I was supposed to post this a couple of weeks ago. But, better late than never I guess. It’s time to once again discuss what I’m reading and what I’m thinking while I’m reading what I’m reading. This is the month when I finally say, “Fuck it, I’m just reading books by comedians and oral histories about the music business.”
Attempting Normal by Marc Maron -240 pages
I wrote about my full Maron immersion a few weeks ago. What I liked about this book and his previous one, the Jerusalem Syndrome, is that the stories he tells on his podcast line up with the stories he writes about in the books. Nothing gets altered or exaggerated for effect. He’s also a great technical writer. Each individual essay is full of great turns of phrase.
That’s about all I can say about Marc Maron on SCP without him getting a restraining order. Let’s move on.
VJ by Mark Goodson, Martha Quinn, Alan Hunter and Nina Blackwood- 336 pages
Here’s the oral history of the beginning of MTV, written by four of the original five VJ’s. The fifth, JJ Johnson, is dead, thus making him unavailable to participate. I was expecting cool stories about early 80’s rock, from the perspective of people who were there to watch it happen. What I got was the life stories of 4 people I don’t particularly care about who only tangentially mentioned people like Madonna, Springsteen and every other major rock act of the decade. Basically, Goodson is a dick who, at the time when MTV was the biggest thing in the world, thought he was way more famous than he actually was. And, while he now admits he was a terrible guy during that time period, he still seems convinced that he was way more famous than he actually was. Nina Blackwood was, and is, a weirdo. Martha Quinn and Alan Hunter seem semi-normal.
Here’s a weird personal coincidence. The first book I read this year was the autobiography of long time New York DJ Carol Miller. She was married to and then divorced Mark Goodson during his time as an MTV VJ. What are the chances that two barely famous people who were once married to each other would both write books about their lives in the same year. And what are the chances that I would end up reading both of them?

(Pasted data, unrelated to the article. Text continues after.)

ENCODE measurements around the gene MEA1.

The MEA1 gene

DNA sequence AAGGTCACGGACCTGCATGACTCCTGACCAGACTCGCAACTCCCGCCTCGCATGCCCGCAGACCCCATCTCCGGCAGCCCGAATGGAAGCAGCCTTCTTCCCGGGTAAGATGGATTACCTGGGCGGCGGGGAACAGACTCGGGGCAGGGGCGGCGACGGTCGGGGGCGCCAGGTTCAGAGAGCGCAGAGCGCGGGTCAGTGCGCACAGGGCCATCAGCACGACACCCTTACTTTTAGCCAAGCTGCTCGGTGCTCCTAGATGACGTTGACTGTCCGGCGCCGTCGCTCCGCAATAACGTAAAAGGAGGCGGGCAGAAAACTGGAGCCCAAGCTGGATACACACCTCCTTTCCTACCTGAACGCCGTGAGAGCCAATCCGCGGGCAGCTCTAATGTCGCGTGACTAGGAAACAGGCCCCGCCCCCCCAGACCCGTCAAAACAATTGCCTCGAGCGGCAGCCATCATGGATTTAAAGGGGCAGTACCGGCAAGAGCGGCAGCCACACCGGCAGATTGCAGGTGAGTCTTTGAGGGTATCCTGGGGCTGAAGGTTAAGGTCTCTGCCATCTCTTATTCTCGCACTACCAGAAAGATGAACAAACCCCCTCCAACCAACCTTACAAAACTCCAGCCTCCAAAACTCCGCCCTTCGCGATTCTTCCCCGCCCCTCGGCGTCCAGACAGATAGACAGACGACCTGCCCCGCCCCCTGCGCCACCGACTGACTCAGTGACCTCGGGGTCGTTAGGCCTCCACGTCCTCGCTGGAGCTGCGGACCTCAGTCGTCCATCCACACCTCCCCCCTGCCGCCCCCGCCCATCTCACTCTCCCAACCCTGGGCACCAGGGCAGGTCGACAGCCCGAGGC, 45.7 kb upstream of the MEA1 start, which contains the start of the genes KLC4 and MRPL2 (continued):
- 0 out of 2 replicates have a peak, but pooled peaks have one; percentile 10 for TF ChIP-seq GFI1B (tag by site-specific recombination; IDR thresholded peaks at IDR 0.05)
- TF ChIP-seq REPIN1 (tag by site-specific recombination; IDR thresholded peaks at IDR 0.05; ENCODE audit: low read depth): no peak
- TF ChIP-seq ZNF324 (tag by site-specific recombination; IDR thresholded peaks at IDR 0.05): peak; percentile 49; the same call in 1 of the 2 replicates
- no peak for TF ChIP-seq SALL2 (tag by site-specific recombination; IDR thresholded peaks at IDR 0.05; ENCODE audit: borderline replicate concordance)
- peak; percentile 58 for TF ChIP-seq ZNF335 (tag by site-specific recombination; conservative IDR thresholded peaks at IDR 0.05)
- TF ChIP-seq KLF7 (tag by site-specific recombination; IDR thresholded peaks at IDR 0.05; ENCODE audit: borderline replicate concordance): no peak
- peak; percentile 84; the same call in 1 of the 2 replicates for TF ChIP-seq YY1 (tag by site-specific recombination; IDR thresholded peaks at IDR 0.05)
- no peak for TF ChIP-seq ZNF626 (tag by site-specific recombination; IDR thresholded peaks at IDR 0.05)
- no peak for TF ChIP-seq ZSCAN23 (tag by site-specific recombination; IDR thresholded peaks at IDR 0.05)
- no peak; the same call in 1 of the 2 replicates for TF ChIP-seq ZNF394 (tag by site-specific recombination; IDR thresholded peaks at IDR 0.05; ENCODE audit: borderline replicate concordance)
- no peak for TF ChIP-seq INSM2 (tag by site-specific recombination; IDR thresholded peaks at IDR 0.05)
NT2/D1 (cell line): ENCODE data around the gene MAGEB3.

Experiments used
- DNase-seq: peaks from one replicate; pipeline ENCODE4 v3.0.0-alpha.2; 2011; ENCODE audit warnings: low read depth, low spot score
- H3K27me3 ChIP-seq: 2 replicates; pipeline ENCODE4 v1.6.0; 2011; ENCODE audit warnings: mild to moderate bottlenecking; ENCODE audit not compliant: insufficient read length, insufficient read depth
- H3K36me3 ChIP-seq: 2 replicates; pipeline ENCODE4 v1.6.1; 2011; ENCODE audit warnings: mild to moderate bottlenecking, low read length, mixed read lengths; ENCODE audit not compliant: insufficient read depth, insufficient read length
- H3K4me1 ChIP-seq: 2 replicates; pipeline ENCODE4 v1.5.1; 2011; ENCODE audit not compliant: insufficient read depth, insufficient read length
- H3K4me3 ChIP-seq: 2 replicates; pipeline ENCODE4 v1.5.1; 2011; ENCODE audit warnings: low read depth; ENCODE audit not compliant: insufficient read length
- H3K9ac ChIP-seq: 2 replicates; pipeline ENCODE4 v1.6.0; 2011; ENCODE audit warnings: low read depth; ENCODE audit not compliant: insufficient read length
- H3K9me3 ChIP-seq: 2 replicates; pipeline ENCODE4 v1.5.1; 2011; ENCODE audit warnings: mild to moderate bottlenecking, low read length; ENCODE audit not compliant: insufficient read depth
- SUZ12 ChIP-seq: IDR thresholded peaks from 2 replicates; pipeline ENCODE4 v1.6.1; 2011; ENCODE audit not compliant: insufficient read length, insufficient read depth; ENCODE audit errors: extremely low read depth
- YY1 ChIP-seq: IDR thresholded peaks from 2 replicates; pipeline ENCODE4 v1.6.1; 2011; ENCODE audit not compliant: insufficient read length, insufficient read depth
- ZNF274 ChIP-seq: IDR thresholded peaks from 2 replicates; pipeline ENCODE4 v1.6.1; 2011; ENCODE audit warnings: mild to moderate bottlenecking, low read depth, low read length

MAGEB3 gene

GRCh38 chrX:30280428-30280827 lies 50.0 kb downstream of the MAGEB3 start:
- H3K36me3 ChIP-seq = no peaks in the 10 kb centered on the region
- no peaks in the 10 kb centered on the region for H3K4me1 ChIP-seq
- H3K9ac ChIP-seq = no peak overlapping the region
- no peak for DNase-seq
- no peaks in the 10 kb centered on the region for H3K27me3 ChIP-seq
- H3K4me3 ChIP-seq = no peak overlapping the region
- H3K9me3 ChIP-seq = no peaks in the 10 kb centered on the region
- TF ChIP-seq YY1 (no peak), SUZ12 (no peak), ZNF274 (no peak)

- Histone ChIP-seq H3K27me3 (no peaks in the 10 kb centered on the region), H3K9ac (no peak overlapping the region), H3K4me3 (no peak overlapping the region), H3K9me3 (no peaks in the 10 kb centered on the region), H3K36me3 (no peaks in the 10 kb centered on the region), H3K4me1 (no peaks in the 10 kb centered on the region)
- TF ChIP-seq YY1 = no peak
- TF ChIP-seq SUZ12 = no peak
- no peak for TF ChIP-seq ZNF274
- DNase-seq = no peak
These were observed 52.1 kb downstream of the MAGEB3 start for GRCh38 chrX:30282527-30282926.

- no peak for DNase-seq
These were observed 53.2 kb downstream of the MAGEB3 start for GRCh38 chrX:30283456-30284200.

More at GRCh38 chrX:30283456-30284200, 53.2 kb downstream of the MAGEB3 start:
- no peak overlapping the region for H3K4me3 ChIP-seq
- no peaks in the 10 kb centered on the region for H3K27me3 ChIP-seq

Dad Is Fat by Jim Gaffigan- 288 pages
Jim Gaffigan is a funny standup. This is a book of essays about his experience raising five young kids in a two bedroom walkup apartment in New York City. I once saw Jim Gaffigan and his family on the subway. They seemed like a normal family. He and his son got off at one stop. His wife and their kids got off a few stops later. It didn’t seem like anyone on the train but me knew that he was a famous person. This is a phenomenon I have come to call being “Justin famous.” That descriptions applies to the various writers, comedians, minor actors and professional bench warmers that I see on the street during my various journeys throughout New York. They are people that I like and get very excited about seeing, but the vast majority of the population has no idea who they are. Other “Justin famous” people I’ve seen on the street include Chuck Klosterman, the guy that played James on Spin City and former Yankee reliever Jeff Nelson. Anyway, Jim Gaffigan’s fingernail were filthy!
As far as his book, I was a bit disappointed by how hacky a lot of the humor was. “Being married is hard. I’m dumb and my wife is smart. Kids are great but sometimes I hate them. I want to lie on the couch and eat bacon!”